Winners of Geothermal Manufacturing Prize Dig Deep—and Take Home $500K
Winning Teams 3D Print Their Way to Victory
After successful presentations at Geo! Demo Day, the concluding event of the American-Made Geothermal Manufacturing Prize, two teams were named winners and awarded $500,000 each. The teams, Downhole Emerging Technologies and Ultra-High Temperature Logging Tool, used additive manufacturing (i.e., 3D printing) to solve common challenges unique to the geothermal energy field.
During the final Geo! Contest, competing teams were required to present their manufactured functional prototype, with all additive manufacturing components incorporated and tested, to a panel of expert reviewers. The winner announcement was made during the plenary session of the Geothermal Rising Conference on August 29 in Reno, Nevada. The teams also earned up to $200,000 each in reimbursements for field testing costs.
"Winning this Geo! Contest is what's going to allow us to improve the design, finish the testing, and get to the field," said Jeff Johnston from Ultra-High Temperature Logging Tool (UHTLT).
"Our end game is to get the tool in the ground within the year and hopefully turn it into a viable product that can generate revenue," said Justin Scruggs, also from UHTLT. "But regardless of whether that happens, just doing the contest and making contacts has been an incredible experience."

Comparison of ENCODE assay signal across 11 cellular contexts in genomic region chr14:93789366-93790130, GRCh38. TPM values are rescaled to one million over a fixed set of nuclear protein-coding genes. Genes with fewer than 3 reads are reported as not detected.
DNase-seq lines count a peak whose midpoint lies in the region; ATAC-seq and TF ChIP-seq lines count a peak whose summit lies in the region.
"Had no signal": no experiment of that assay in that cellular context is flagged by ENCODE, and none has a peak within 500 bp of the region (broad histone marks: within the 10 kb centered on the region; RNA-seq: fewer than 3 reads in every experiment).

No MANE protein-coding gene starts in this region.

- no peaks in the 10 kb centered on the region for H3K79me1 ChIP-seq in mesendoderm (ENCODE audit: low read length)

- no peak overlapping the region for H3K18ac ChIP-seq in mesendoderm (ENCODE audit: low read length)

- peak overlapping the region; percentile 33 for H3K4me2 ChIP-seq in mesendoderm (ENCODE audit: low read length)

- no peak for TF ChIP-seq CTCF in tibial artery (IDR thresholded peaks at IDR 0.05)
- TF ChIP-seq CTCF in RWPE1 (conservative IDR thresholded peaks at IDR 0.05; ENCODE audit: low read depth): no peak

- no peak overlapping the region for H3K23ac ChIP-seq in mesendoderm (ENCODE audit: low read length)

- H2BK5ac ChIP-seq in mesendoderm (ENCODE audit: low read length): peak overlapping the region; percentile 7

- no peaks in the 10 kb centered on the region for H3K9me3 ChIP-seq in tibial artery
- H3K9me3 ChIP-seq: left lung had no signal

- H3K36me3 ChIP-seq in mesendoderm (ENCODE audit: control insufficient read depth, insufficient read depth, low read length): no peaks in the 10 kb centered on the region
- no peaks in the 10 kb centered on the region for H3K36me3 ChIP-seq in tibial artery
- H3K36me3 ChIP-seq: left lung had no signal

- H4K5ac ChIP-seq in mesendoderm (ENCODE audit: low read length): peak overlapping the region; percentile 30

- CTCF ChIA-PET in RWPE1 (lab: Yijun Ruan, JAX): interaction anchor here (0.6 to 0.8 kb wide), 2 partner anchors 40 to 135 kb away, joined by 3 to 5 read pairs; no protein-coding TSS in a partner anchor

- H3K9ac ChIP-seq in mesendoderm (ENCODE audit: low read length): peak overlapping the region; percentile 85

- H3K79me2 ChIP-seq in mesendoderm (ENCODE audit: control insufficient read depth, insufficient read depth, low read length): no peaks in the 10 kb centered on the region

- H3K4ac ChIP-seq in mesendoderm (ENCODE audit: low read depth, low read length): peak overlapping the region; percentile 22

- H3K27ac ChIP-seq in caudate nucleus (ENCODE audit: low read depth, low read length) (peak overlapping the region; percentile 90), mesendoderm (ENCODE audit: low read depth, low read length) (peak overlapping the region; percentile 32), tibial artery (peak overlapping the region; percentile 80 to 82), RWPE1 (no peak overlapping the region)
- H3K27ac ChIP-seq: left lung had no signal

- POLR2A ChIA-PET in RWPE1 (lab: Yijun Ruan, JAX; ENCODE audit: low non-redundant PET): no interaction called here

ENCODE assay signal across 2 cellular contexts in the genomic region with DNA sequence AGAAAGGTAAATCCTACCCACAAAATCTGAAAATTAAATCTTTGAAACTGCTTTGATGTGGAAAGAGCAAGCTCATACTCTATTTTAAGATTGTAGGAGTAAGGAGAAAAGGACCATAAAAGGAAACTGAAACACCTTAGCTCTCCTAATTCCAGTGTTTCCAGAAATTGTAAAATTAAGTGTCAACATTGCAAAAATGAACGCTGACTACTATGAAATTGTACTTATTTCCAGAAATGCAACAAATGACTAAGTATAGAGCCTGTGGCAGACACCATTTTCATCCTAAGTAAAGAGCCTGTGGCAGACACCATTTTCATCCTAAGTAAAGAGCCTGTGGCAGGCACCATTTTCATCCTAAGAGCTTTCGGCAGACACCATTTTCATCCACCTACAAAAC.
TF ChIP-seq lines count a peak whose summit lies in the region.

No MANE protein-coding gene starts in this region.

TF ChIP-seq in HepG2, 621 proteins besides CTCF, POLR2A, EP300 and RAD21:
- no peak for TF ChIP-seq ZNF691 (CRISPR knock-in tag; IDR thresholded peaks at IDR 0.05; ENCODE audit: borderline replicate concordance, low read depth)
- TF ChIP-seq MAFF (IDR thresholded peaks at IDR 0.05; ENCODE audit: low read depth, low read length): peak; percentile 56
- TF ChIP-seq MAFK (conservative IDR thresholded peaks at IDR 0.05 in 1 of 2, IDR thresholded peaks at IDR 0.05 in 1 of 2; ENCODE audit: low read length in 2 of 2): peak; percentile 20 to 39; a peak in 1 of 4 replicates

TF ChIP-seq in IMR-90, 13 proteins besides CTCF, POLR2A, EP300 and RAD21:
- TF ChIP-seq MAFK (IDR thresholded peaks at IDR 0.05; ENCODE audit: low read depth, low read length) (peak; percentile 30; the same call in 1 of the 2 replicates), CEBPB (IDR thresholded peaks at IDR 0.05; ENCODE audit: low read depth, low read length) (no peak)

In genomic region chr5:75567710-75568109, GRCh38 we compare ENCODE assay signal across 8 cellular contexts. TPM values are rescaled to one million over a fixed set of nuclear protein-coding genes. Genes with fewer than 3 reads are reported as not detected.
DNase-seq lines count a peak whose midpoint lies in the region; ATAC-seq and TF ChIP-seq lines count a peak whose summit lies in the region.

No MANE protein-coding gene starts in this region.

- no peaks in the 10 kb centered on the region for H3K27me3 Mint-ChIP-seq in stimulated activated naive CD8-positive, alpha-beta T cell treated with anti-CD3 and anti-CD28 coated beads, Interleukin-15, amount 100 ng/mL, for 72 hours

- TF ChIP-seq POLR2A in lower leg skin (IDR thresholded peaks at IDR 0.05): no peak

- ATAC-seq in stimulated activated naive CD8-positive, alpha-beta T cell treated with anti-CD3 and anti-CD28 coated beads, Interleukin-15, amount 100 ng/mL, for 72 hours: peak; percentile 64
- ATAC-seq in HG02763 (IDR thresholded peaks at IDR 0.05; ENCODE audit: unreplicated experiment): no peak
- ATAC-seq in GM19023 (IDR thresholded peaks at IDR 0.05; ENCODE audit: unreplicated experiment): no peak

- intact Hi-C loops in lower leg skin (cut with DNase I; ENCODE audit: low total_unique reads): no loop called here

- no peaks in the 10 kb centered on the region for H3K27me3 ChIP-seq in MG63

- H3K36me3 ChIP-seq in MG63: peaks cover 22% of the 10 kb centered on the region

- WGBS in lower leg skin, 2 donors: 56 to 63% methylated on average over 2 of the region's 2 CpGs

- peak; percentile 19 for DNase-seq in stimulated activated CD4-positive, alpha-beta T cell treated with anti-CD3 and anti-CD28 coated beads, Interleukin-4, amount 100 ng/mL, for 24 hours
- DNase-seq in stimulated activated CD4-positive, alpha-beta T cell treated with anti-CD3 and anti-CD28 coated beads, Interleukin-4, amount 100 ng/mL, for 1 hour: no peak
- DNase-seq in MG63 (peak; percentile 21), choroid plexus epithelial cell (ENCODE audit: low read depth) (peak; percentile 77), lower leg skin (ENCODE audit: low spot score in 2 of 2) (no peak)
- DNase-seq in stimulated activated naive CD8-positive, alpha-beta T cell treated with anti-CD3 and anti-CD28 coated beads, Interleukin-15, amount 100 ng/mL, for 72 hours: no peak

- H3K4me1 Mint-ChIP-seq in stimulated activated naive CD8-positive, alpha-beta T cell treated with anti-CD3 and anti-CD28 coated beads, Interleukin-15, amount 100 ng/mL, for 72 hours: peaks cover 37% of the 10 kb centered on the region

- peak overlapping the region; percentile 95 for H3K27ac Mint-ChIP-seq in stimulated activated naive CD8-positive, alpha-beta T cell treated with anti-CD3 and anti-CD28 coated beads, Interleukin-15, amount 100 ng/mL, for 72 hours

About the Prize
The American-Made Geothermal Manufacturing Prize was designed to inspire innovative concepts that use additive manufacturing to address the challenges fundamental to operating in harsh geothermal environments.
These harsh environments require manufacturing tools, components, and equipment that can handle the heat (literally!) and still be able to drill through hard rock and withstand corrosive fluids. Tools and equipment must consequently be made with high-grade materials and specialized geometries that are expensive to manufacture—especially given the small size of the U.S. geothermal market. Because of the rough conditions under which they perform, the tools also have pretty short life spans.
Enter additive manufacturing, a way to produce the tools needed for geothermal drilling's unique requirements that is often more cost effective and offers huge potential for innovation. The Geothermal Manufacturing Prize was created to encourage engineers and entrepreneurs to take advantage of 3D printing's capabilities to enhance some of these specialized tools.
For Downhole Emerging Technologies (DET), incorporating additive manufacturing into the prototype they had already developed—prior to the competition—was a game changer. Their metal zonal isolation packer, a cylinder that can be crushed to fit into the well, expanded to form a "plug," then crushed again for removal, was originally just made of machined metal.
"We looked at how additive manufacturing could change the design of this thing to make it better," said Ken Havlinek of DET, who "stumbled upon" a 3D-printing solution. Now, he said, their prototype would not function without the additively manufactured alloy components that anchor the packer in its hole. "There's no other way of making this thing," he said.
Figuring Out Where To Begin